With recipes and focus on nutrition, the social media strategy of Slurrp Farm focusses on content that reassures and inspires parents.
As a brand that primarily talks to parents, Slurrp Farm has a lot on its plate to aesthetically arrange and experiment with. On the product front, they need to keep innovating and expanding the portfolio offerings to keep up with the demands of the market. Pancakes are their bestsellers. In fact, just last month they launched two new flavours — blueberry and vanilla.
Where does social media fit into the marketing strategy of a brand like Slurrp Farm? Turns out, a lot can happen over digital.
Social Media & Digital Strategy
The brand runs a blog and a YouTube channel with recipes, craft ideas and parenting tips. On Instagram, they share attractive images of their products as well as recipes where they can be used as essential ingredients. They focus on nutrition and quick recipes that parents can create with less effort, especially when it comes to preparing a tiffin in the morning.
“People are turning to platforms such as Facebook and Instagram, be it for information, entertainment or know-hows. We are also turning to different channels and collaborating for content,” the co-founders tell us.
Further, they explain, “Showcasing recipes that can be churned out from the two new products via recipe blogs and YouTube handle has also been activated. Being in the business of food, our best way to showcase our products is through AV medium.”
An essential part of their strategy is creating a robust community of parents, especially mothers.
Facebook mom communities and partnering with platforms that parents frequent and trust has been key to the process, so has been creating their own database.
“In mid-2019 we started D2C (direct to consumer) our own website: Building our consumer database and creating the ability to communicate more actively with the end consumer,” they tell us.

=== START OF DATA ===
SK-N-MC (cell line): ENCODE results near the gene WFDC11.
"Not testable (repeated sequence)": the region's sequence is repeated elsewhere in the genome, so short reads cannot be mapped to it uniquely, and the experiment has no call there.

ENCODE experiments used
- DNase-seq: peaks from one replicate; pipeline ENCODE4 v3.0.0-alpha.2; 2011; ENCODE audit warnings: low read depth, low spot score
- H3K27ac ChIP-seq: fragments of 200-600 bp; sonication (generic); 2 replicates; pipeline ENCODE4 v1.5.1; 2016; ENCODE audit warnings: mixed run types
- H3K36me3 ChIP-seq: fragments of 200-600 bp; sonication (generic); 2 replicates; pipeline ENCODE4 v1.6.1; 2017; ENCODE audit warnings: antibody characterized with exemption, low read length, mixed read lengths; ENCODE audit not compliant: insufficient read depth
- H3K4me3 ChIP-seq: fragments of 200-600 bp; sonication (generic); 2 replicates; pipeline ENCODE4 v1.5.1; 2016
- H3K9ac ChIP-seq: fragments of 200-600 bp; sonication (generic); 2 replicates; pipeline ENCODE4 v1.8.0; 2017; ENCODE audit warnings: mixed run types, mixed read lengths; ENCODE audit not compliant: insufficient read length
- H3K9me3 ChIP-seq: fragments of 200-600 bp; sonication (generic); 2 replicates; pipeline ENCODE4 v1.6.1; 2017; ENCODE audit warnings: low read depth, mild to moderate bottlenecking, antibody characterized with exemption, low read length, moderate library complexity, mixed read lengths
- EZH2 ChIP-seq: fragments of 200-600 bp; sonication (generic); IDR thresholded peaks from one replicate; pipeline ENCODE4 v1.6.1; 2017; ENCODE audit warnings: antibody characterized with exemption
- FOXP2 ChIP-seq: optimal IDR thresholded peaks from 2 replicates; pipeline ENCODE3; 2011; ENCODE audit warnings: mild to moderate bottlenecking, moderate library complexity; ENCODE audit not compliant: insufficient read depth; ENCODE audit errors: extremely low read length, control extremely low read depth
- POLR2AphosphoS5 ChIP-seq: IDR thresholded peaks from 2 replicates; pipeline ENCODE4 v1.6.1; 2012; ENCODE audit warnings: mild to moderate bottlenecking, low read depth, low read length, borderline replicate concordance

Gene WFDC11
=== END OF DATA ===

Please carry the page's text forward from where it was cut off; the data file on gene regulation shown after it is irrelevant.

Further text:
Impact of COVID-19
For Slurrp Farm, the impact of COVID-19 was a double-edged sword. Being a food company, they were allowed to be operational from day one. However, the uncertainty and disruptions in regards to logistics were major hurdles they had to deal with.
“We have started thinking of how to manage second and third-order impacts like raw material, packaging and credit, and how to mitigate these,” they said, adding that they are collaborating with several other SMEs to think of solutions.
Under lockdown, consumer behaviour and content consumption patterns have shifted to a certain degree and to be able to identify such patterns is critical in terms of a crisis. This is essential to pivot marketing plans, which rely heavily on empathy, according to the consumer needs, the team feels.
“COVID-19 Pandemic actually gave us a reason to step back and re-acquaint ourselves with our current and potential customers. We have managed to pick up the phone and speak to them like never before. This in-depth knowledge of our customers set the tone for everything we do during a crisis like COVID-19 and even beyond. The relationships we’ve built through effectively knowing and meeting the needs of parents will continue to endure long after the crisis is gone,” they explain in detail.
Tackling Gender Bias
FMCG products catering to kids often have an inherent bias in their communication. They talk to mothers rather than parents. This exclusion of fathers is something that new-age brands are trying to tackle. We asked Slurrp Farm leadership about their experience of such bias in branding and how are they trying to make their communication inclusive.
“As a company started by two mothers, we think that mums know best when it comes to children. Even as two working mothers, Our baseline assumption was that food equals mama. Perhaps from our own lived childhood memories,” they say.
Further, they add, “Recently, several dads have written to us about wanting us to change our communication to also include them. We were so happy to get the emails. We want to genuinely apologise for the unconscious bias on our part, we have been hearing them and working towards fixing this!”
COVID-19 has changed a lot in regards to family dynamics. The team feels fathers are connecting with children and housework like never before. This insight was used in their Father’s Day campaign this year. It was a response to miffed emails and a reflection of changes the team had witnessed and experienced in their own lives.
For Slurrp Farm, infotainment works well for they are able to communicate the goodness of their products and keep parents engaged with the brand. These how-to and know-how digital assets, when used in a coherent way, exposing persons to the information for a long time, help with brand recall and probable lead conversions in the longer run.